Ian has been trying to back/prop up IPL with his comments but cant see why he is doing it. We have players like Sachin, Kumble, Warne, Gilchrist etc doing well in IPL, but what is the point? Where are the so called 'youngsters', which IPL is supposed to throw up in dozens? If one 'young promise' shows up in one IPL and hopefully if he is from India, that is such a poor returns for this 'money spinner'. I dont understand the point in Sachin or Ganguly making 50s, Kumble or Warne showing their skill with the ball and the rest of the team being spectators stading inside the cricket ground.

Posted by Sandyjosh on (April 12, 2010, 11:14 GMT)

Ian Chappell is an old Aussie cocky. He also knows what he is talking about. And that for sure is cricket, my friends. His three generations have only done cricket. His comments on the Indian Popular League obsession is extremly forthright and on the dotted thinking. Cricket, when first played was only about a bat and a ball. The rest of the things related to its tradition, technique, rules and strategies have developed later. To me, T-20 cricket has brought back the nuances of the great game to what it actually started with - a bat and a ball. Its taken a full circle. Whether you like it or hate it, its still cricket. I agree, cricket of any form will strive and give enjoyment. People who bicker on the format must look at the development of the history of the game. Changes do not end the biggeining, they only add to the biggening. The changed great game still cherishes us all. Cricket lovers like Ian Chappell only add to the mystirical history and golden glory of the great game.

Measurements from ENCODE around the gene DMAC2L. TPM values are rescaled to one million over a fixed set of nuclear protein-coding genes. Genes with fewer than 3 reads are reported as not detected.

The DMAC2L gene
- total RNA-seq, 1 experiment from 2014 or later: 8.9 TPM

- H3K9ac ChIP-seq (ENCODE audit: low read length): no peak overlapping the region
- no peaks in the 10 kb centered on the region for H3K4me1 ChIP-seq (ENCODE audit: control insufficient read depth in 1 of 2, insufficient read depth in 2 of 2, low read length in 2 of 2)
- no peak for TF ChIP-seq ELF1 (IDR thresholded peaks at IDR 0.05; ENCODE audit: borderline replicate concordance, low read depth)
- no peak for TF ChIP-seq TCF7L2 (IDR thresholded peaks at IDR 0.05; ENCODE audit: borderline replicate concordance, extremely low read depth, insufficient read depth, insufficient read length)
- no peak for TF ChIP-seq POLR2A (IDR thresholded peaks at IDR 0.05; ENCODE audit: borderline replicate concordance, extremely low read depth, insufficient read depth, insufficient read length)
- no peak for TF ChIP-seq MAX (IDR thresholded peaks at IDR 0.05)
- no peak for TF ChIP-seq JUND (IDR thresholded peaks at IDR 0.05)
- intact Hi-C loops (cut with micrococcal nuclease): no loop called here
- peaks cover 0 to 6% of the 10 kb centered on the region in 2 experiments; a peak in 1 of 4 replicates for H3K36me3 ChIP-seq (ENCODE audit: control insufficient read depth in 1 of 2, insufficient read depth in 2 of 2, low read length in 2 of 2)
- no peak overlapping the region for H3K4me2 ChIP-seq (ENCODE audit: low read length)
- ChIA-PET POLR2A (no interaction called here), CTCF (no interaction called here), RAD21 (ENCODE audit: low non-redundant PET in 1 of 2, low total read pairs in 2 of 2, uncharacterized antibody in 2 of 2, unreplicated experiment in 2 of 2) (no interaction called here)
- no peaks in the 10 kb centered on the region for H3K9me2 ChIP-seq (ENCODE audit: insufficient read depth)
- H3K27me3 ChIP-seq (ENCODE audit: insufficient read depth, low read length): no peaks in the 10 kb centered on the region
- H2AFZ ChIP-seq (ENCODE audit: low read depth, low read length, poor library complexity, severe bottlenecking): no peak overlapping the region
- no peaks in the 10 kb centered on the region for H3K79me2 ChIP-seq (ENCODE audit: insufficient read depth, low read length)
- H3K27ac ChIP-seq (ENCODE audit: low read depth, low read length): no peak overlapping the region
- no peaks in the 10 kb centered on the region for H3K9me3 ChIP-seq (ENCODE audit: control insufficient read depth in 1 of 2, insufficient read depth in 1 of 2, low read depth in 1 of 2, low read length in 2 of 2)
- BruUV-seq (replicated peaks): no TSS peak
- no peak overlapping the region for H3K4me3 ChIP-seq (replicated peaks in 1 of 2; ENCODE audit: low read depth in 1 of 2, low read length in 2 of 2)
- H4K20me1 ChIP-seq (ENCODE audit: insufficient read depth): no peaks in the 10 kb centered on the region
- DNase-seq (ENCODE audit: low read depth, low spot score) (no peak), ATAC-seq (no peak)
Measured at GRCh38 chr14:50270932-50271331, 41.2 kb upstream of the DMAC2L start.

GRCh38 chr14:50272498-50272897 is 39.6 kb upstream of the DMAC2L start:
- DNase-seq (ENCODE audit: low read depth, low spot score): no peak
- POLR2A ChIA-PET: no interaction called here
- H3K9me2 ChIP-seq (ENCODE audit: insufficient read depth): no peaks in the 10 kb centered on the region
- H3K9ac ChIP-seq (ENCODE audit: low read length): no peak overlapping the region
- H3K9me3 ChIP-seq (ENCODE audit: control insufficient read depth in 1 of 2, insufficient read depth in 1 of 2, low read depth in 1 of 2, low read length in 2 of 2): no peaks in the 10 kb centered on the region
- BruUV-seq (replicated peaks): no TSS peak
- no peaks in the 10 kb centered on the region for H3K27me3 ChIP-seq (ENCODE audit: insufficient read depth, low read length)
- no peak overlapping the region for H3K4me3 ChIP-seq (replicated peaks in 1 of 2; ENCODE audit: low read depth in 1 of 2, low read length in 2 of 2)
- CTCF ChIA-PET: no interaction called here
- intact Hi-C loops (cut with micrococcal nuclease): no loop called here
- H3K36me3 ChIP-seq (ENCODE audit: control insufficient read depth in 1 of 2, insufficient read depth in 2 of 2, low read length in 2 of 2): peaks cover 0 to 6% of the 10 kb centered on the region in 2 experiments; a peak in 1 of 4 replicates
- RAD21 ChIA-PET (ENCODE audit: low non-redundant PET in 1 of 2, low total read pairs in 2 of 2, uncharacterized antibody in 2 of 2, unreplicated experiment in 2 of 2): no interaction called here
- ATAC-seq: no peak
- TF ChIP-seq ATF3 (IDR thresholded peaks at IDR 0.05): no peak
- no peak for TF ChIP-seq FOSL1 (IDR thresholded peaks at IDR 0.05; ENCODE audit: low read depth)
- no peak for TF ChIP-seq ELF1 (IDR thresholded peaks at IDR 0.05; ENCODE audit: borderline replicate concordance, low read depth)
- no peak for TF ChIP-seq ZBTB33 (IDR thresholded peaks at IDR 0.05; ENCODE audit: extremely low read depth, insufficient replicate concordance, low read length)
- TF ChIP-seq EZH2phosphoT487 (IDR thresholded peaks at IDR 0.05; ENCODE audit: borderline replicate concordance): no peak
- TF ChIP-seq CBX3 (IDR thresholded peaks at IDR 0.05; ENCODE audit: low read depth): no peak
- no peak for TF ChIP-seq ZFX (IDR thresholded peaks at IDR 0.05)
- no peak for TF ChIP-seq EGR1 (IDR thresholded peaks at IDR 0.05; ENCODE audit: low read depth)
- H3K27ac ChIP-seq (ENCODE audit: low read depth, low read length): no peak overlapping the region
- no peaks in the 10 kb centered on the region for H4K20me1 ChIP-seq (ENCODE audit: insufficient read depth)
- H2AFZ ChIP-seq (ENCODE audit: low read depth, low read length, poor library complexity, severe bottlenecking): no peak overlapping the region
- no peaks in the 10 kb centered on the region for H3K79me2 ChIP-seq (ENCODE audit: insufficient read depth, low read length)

Posted by theGod-Sach on (April 12, 2010, 10:09 GMT)